Sunday, November 20, 2005

Barnes is important to Old North End (BFP Editorial)

Burlington Free Press Editorial
Published: Sunday, November 20, 2005

Schools are more than bricks and mortar. They are village centers, the heart and soul of their neighborhoods, the place where parents catch up on local news and children discover life's lessons and friendships.

Lawrence Barnes Elementary School is just such a place for many residents of the Old North End. For the most part, they love their school. As a community, they feel a pride of ownership in the building and all that it symbolizes.

Closing Barnes would strip the center from this relatively lower-income section of the city that already feels underserved and neglected. The Burlington School Board is considering a proposal to close Barnes as part of a consolidation plan without adequate public involvement, but should withdraw the suggestion for now.

There are several good reasons for keeping Barnes open.

Virtually all the children can walk to school, which is important because many parents in this district don't own cars. Not only would closing the school require busing students to schools in other parts of the city, but their parents would be less able to participate in school events and teacher meetings because of their own transportation difficulties.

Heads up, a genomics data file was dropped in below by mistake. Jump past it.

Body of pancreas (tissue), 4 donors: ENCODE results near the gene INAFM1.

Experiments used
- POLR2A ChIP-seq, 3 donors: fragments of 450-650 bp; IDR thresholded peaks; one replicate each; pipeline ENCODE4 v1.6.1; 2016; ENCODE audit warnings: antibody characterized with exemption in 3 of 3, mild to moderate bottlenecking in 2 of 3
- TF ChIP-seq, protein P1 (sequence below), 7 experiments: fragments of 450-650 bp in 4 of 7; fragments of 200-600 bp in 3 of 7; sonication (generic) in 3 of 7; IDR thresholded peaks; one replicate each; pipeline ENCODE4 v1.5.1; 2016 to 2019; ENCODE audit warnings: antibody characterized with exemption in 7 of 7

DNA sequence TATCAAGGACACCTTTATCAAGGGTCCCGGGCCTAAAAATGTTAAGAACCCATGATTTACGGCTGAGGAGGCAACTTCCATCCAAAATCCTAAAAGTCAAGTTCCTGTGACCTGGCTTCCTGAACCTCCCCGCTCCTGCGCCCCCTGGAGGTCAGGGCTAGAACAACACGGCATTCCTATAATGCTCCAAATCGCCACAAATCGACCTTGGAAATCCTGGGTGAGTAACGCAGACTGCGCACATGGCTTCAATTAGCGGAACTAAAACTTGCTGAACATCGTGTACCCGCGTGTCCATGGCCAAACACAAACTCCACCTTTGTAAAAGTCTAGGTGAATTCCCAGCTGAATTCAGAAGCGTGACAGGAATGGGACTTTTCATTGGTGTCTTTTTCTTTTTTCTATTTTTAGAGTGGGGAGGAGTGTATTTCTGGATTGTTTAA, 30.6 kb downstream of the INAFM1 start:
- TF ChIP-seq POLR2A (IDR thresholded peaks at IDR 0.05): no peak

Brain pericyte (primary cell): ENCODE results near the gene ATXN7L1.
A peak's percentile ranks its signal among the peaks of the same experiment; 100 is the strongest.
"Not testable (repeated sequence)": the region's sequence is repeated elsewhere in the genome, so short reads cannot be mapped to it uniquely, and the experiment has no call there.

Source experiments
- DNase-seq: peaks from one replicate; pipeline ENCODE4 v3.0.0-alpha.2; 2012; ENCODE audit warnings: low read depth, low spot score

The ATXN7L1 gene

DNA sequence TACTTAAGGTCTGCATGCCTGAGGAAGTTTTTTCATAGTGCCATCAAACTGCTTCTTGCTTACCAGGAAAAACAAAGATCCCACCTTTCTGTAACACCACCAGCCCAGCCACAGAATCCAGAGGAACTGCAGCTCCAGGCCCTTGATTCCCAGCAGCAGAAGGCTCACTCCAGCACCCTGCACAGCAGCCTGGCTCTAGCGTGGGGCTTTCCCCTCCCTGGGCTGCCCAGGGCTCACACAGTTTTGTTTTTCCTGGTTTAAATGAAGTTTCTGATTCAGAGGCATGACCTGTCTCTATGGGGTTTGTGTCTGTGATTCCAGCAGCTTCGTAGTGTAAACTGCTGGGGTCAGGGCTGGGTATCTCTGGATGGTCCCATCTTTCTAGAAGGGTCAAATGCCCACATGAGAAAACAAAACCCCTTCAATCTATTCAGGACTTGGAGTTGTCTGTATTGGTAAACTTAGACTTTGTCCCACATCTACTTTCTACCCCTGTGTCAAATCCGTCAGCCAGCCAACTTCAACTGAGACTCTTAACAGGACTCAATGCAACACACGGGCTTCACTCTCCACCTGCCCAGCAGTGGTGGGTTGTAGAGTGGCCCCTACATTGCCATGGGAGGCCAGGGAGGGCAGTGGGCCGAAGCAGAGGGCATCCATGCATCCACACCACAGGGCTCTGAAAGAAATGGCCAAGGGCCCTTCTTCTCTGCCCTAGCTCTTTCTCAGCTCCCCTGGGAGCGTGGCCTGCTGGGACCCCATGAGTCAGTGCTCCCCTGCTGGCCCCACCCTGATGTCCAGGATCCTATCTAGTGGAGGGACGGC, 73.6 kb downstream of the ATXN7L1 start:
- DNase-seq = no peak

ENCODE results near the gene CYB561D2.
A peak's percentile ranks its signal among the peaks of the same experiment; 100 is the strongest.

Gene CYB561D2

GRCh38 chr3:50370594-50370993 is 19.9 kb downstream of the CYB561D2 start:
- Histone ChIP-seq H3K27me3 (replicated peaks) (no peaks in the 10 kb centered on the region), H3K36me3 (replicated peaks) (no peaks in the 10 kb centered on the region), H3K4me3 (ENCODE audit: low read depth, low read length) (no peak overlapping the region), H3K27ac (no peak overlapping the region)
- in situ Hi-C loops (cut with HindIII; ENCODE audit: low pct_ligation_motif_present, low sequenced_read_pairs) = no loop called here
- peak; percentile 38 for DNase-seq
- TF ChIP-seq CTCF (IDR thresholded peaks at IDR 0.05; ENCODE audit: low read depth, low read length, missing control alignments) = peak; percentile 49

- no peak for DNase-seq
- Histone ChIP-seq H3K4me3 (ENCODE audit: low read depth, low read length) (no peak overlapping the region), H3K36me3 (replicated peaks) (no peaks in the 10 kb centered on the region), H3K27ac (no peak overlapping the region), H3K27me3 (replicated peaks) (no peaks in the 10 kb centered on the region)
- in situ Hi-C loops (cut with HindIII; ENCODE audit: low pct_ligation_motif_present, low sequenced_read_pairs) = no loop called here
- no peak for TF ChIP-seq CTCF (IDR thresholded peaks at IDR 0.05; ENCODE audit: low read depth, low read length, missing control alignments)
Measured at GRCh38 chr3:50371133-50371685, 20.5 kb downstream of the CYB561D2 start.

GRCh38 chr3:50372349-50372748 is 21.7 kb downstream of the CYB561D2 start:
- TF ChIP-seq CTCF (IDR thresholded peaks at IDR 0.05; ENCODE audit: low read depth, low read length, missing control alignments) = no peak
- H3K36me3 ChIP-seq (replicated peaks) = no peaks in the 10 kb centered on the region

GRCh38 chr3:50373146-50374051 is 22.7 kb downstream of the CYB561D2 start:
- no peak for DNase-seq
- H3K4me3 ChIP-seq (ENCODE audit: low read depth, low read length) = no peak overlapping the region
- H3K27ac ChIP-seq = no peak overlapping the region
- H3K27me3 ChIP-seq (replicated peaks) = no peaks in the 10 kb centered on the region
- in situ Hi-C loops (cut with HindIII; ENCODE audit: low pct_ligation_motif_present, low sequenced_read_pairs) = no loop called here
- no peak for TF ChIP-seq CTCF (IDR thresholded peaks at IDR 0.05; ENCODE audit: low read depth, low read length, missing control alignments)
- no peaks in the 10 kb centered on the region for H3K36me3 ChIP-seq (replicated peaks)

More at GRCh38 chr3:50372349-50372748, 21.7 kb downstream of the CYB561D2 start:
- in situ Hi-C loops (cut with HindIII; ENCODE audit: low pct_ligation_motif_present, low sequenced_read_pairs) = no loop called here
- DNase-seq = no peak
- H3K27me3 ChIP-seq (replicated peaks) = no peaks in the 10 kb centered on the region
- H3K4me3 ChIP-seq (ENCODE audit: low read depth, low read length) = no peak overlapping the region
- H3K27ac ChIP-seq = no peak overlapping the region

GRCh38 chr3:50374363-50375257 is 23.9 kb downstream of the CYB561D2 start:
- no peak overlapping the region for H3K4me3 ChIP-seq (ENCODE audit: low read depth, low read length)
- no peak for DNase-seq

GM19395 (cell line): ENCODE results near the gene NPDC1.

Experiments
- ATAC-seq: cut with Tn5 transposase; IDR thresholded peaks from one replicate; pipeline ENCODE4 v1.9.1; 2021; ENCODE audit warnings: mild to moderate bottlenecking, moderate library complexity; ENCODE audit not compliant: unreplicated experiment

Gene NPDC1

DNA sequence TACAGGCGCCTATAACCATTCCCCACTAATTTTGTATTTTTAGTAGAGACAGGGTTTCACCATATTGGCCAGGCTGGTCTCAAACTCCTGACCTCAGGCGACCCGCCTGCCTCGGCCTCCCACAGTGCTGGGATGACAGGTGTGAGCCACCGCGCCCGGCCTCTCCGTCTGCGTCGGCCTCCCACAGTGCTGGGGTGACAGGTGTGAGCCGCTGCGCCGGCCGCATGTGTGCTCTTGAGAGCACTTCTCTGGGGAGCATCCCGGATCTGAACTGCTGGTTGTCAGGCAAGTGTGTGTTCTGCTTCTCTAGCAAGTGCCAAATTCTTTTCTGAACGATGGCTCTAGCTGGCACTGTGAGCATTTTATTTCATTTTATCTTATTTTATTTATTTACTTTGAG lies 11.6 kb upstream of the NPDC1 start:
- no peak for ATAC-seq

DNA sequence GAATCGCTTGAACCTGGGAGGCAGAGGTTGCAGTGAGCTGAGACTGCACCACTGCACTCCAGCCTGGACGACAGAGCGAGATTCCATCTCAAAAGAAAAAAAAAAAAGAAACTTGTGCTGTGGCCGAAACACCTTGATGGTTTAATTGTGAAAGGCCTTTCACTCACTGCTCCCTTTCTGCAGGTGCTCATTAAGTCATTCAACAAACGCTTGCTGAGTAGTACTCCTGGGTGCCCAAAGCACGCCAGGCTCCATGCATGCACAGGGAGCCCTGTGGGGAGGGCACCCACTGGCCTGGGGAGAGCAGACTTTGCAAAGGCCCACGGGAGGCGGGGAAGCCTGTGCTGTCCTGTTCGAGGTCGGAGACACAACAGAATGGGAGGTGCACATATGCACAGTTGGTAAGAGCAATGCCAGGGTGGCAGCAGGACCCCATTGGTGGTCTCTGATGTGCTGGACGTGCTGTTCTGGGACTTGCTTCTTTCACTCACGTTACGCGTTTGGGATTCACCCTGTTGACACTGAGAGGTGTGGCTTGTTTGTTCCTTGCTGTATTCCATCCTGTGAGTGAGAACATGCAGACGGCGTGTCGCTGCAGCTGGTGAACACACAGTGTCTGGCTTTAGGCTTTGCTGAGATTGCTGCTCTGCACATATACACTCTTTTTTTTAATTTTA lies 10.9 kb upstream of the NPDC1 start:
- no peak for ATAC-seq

In addition, the city of Burlington has put time, effort and money into revitalizing stretches of the Old North End with improved sidewalks, lighting, streets and other quality-of-life measures. Now is not the time to undermine that message of restoration by shutting down something as vital as the local school.

Although enrollment at Barnes has been declining somewhat in recent years, it's clear that lower property values in the Old North End -- along with the revitalization improvements -- might prompt more families to move to this neighborhood. It is hoped that more children of varied economic levels and diverse backgrounds will look to Barnes for their education in the coming years.

Ultimately, the deciding factor must be what is in the best interest of the children. It's hard to believe that they would benefit from the closing of their school — being bused away from their home and friends, shipped to larger classrooms at a time when smaller is widely viewed as better, and no longer able to walk to and from school.

The parents of Barnes students have expressed a willingness to publicly debate closure of the school, a conversation that should include the role of the nearby H.O. Wheeler Elementary School, as well. That discussion should be thorough and take as long as needed to reach a reasonable consensus.

Any decision to close either school needs to follow that public debate. Now is not the time to close Barnes.

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